This is a paper session (15-20 minute papers) for the 2019 International Congress on Medieval Studies at Kalamazoo. Please send abstracts (150-250 words) and a completed PIF form (see links below) to Lydia Kertz at lydia[dot] with a subject line "Rhetoric of Resistance" by September 15th, 2018.

CFP: ICMS 2019 “Social Bandits”

The idea of the social bandit, aka the good thief or the noble robber, reaches back millennia and is found around the globe. The social bandit, whether an individual or a group, historical or fictional, is seen by a segment of a society as protecting and assisting them. Even an historical social bandit may develop into myth or legend, and the legend lives and changes long after the originator is dead. The legend of a fictional social bandit likewise shifts over time; as Brian Alderson states that while many years ago he wrote that “’Every generation gets the Robin Hood that it deserves,’” he now believes that, “Every generation surely creates for itself the Robin Hood that it needs” (Forward to Kevin Carpenter’s 1995 Robin Hood: The Many Faces of that Celebrated English Outlaw, p. 9). This could be said not only of Robin Hood but of all fictional and even historical social bandits who are perceived as robbing the rich to help the poor in some way or other.

This session seeks 15- to 20-minute papers on any aspect of the social bandit, with special consideration given to papers focusing on the medieval and early modern periods. It is also worth remembering that one person’s social bandit is another’s common criminal; consider the viewpoint of the Sheriff of Nottingham, for example, or other antagonists, as well as that of people kindly disposed towards the outlaw.

Please send a short proposal and completed PIF form (see links below) to Sherron Lux at BY noon (Central Time) on Wednesday 12 September 2018.

CFP: ICMS 2019 “Animal Crime”

Outlaws and outlawry are commonly associated with the human; yet, throughout the medieval period, animals were both the subject of crime, as when they were stolen, maimed, or killed, and its perpetrator; for example, the sow and piglets put on trial for murder for killing a 5-year old boy in Savigny, France in 1457. Documented legal trials from a variety of cultures featuring pigs, goats, horses, dogs and cows suggest that medieval understandings of the moral agency, ethics, and politics of outlaws and outlawry was decidedly not simply a human affair, but extended to our animal counterparts. Papers might consider the historically-documented or literary or textual (re)imagining of a trial or set of trials featuring an animal or animals; how animals interact with outlaw humans; the moral agency of animals on trial; the ethics of putting animals on trial; the ethics of outlawing animals; how animals can be constructed as outlaws philosophically, legally, or by other means, how and where animals appear in laws, the treatment of animal outlaws, animal exiles, and similar.

Send abstracts and a completed PIF form (see links below) to Dr. Melissa Ridley Elmes at by 15 September, 2018.

2019 Medieval Congress Participant Information Form (PIF):
or see for a form in Microsoft Word.

Sunday, September 2, 2018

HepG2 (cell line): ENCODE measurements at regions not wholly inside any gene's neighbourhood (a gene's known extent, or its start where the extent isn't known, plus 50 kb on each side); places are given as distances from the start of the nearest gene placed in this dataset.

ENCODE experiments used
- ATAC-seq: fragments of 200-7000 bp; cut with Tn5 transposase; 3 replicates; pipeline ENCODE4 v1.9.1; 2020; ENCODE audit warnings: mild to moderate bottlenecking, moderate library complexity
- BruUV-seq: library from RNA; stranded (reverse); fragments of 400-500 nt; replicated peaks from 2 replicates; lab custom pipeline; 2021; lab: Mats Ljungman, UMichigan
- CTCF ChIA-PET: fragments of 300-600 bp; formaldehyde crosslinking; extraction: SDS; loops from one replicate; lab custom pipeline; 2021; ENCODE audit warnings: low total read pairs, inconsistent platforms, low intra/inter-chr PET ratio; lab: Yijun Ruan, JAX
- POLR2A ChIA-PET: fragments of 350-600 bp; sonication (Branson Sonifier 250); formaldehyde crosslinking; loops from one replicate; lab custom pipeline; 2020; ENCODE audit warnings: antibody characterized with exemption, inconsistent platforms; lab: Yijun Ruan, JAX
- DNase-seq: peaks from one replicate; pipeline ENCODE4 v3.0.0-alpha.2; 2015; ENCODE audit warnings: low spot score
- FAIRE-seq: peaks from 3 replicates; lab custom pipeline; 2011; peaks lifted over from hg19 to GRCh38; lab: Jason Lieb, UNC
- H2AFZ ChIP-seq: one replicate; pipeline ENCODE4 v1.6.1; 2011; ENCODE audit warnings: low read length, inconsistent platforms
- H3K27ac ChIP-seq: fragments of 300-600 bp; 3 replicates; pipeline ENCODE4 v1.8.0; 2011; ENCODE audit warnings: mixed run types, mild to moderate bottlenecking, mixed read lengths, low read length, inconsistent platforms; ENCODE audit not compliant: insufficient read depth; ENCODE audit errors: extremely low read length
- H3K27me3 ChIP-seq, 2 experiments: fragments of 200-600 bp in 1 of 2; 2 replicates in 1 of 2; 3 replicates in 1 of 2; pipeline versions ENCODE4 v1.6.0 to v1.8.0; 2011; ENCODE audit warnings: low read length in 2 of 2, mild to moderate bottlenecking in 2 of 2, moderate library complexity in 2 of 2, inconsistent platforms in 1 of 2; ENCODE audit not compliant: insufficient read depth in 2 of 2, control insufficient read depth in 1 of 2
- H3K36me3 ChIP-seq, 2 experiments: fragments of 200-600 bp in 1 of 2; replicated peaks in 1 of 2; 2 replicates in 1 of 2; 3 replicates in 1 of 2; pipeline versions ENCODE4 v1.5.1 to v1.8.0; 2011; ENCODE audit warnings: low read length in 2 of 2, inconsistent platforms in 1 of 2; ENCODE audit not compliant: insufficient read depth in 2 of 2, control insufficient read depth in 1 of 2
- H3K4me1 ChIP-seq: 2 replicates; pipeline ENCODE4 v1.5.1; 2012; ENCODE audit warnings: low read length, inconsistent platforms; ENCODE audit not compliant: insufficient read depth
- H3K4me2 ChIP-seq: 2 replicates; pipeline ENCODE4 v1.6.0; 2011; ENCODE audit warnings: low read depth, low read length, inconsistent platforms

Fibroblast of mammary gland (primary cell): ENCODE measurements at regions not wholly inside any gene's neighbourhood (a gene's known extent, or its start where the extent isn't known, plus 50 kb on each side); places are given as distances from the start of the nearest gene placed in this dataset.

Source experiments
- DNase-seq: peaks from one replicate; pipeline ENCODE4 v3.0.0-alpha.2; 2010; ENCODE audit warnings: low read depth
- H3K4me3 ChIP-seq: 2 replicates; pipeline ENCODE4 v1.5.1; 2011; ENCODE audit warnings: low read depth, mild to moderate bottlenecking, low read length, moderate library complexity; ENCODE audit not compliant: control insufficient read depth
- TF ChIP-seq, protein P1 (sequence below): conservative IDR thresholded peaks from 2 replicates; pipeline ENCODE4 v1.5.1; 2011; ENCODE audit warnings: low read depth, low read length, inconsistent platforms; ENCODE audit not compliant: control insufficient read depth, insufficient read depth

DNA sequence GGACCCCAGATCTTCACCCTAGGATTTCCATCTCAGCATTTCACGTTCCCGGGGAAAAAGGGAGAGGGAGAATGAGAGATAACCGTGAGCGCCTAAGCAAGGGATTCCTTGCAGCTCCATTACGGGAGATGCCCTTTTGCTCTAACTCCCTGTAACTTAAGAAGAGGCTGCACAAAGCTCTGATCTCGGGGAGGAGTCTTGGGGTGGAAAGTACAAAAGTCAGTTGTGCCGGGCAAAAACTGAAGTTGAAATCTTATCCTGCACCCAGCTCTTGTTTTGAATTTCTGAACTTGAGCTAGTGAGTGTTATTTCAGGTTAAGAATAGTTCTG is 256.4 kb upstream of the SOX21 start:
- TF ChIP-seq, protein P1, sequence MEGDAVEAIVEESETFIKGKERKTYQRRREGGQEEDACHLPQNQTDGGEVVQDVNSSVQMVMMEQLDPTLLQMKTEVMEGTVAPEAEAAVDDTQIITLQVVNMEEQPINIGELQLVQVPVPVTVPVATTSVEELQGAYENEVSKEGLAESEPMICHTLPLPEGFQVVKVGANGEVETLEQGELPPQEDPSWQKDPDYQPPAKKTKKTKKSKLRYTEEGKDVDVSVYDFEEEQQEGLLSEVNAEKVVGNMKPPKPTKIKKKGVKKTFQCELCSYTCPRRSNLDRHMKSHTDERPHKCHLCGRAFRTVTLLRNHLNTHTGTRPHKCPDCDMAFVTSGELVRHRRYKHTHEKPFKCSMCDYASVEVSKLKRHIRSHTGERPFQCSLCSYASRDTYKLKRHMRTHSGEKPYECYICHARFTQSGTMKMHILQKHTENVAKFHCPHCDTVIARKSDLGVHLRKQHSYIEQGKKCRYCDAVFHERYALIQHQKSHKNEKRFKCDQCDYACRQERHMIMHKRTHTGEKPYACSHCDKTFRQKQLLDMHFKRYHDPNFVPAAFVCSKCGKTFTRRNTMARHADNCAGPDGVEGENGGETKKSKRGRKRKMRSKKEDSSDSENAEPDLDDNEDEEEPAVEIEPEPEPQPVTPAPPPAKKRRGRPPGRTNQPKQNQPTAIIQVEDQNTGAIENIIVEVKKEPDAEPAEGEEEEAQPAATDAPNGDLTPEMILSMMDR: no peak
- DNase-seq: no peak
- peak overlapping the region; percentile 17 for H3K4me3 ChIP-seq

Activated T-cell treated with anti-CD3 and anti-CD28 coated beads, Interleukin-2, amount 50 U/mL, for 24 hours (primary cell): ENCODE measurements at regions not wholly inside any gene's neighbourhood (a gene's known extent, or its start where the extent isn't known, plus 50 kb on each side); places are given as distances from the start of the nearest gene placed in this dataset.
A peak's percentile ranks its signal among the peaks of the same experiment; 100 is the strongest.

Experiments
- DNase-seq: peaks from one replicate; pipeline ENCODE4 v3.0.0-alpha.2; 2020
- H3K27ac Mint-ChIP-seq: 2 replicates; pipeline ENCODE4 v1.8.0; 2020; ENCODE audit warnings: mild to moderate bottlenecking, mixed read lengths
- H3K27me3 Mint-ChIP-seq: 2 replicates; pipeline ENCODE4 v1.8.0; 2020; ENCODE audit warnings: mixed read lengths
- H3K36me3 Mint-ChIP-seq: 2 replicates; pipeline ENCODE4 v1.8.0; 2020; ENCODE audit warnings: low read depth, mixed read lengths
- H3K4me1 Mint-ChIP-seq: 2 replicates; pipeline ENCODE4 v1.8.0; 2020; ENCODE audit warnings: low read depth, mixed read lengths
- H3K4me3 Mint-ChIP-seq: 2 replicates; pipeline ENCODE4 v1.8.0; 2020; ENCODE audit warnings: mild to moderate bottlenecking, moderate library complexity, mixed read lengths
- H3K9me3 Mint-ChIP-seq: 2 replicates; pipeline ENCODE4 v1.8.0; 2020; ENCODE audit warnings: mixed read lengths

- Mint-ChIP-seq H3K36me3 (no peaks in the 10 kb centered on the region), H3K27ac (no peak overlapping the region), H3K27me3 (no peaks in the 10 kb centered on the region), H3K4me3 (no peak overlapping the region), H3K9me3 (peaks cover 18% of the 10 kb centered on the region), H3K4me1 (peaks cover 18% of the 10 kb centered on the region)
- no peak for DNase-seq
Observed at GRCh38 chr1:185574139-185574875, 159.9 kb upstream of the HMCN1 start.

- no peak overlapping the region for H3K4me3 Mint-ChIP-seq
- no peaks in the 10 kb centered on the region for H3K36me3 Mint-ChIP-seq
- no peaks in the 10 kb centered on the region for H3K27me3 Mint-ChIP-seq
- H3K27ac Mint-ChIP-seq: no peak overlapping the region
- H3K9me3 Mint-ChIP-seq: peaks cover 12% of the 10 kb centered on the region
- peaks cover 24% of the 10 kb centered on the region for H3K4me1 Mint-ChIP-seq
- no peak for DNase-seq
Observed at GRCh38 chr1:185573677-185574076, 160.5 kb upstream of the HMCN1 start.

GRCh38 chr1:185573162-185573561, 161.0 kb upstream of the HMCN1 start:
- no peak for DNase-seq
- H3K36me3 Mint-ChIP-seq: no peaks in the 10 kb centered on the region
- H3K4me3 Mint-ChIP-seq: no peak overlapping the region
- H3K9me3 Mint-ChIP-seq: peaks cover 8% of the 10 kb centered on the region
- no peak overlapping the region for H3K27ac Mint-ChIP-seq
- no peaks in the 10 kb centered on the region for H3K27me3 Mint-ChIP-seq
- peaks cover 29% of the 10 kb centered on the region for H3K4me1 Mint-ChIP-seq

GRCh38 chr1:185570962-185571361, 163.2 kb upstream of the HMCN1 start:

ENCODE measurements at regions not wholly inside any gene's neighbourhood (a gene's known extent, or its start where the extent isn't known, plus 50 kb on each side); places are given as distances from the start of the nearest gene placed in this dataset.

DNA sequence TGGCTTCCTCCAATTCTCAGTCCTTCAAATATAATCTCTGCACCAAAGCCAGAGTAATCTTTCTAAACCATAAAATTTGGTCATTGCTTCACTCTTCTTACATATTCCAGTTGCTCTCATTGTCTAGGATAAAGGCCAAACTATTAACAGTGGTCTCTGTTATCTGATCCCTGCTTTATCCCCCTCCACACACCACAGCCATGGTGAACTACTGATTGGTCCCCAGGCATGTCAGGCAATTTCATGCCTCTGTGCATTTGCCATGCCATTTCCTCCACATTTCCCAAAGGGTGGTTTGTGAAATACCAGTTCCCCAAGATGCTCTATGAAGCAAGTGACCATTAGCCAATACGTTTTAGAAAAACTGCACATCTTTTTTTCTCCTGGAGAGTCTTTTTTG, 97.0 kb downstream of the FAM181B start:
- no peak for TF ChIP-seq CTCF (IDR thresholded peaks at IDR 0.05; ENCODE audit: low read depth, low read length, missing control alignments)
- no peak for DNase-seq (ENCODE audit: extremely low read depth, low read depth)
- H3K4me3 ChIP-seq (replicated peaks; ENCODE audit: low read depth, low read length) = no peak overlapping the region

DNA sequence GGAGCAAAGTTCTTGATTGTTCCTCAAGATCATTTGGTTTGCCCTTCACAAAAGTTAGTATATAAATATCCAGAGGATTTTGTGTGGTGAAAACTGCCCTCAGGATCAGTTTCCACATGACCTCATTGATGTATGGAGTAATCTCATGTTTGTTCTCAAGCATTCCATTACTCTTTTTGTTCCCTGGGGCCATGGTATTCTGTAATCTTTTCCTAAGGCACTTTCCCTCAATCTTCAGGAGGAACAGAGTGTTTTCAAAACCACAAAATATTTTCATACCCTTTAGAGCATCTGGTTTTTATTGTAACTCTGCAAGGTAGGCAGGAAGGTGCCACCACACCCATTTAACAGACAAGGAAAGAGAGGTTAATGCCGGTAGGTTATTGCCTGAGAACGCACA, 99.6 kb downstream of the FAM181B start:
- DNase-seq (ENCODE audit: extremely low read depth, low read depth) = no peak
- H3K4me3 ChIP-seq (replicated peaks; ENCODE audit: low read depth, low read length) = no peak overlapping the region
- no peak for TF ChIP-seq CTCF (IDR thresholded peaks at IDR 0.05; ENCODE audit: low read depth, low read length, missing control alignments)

CFP Medievalism in Popular Culture (10/1/2018; Washington DC 4/17-20/2019)

Apologies again for the belated posting:

CFP: Medievalism in Popular Culture

PCA/ACA 2019 National Conference April 17th – 20th, 2019 – Washington, D.C.

The Medievalism in Popular Culture Area (including Anglo-Saxon, Robin Hood, Arthurian, Norse, and other materials connected to medieval studies) accepts papers on all topics that explore either popular culture during the Middle Ages or transcribe some aspect of the Middle Ages into the popular culture of later periods. These representations can occur in any genre, including film, television, novels, graphic novels, gaming, advertising, art, etc. For this year’s conference, I would like to encourage submissions on some of the following topics:

• The Arthurian World

• Medievalism and Superheroes

• “Medieval” as a social and political signifier

• Medievalism in Game of Thrones

• Representations of medieval/Renaissance nobility and royalty in television (Reign, The White Princess, Wolf Hall, etc.)

• Robin Hood

• Medievalism and Teaching

• Medievalism in Various Forms of Gaming

• Anglo-Saxon or Viking Representations

• Medievalism in Novels/Short Stories/Poems

If your topic idea does not fit into any of these categories, please feel free to submit your proposal as well. I would like to encourage as much participation as possible, and depending on submissions, I may rearrange the topic groupings.

All papers will be included in sessions with four presenters each, so plan to present on your topic for no more than 15 minutes, inclusive of any audio or visual materials.

Panel submissions are also welcome on any topic of medievalism. If you would like to propose a panel, please submit your complete panel to me directly at Individual papers will then have to be submitted to the PCA online system (see below).

Submission requirements:

Please submit a title and a 250 word abstract to All submissions must be directed to the online database. Be sure to indicate whatever audio/visual needs you may have. Traditionally, all rooms at the PCA/ACA conference provide a projection screen with sound capability. Presenters are required to bring their own laptops and any special connectors.

Deadline for submission: October 1st, 2018

If you have any questions, please feel free to contact Christina Francis, Associate Professor of English, Bloomsburg University, at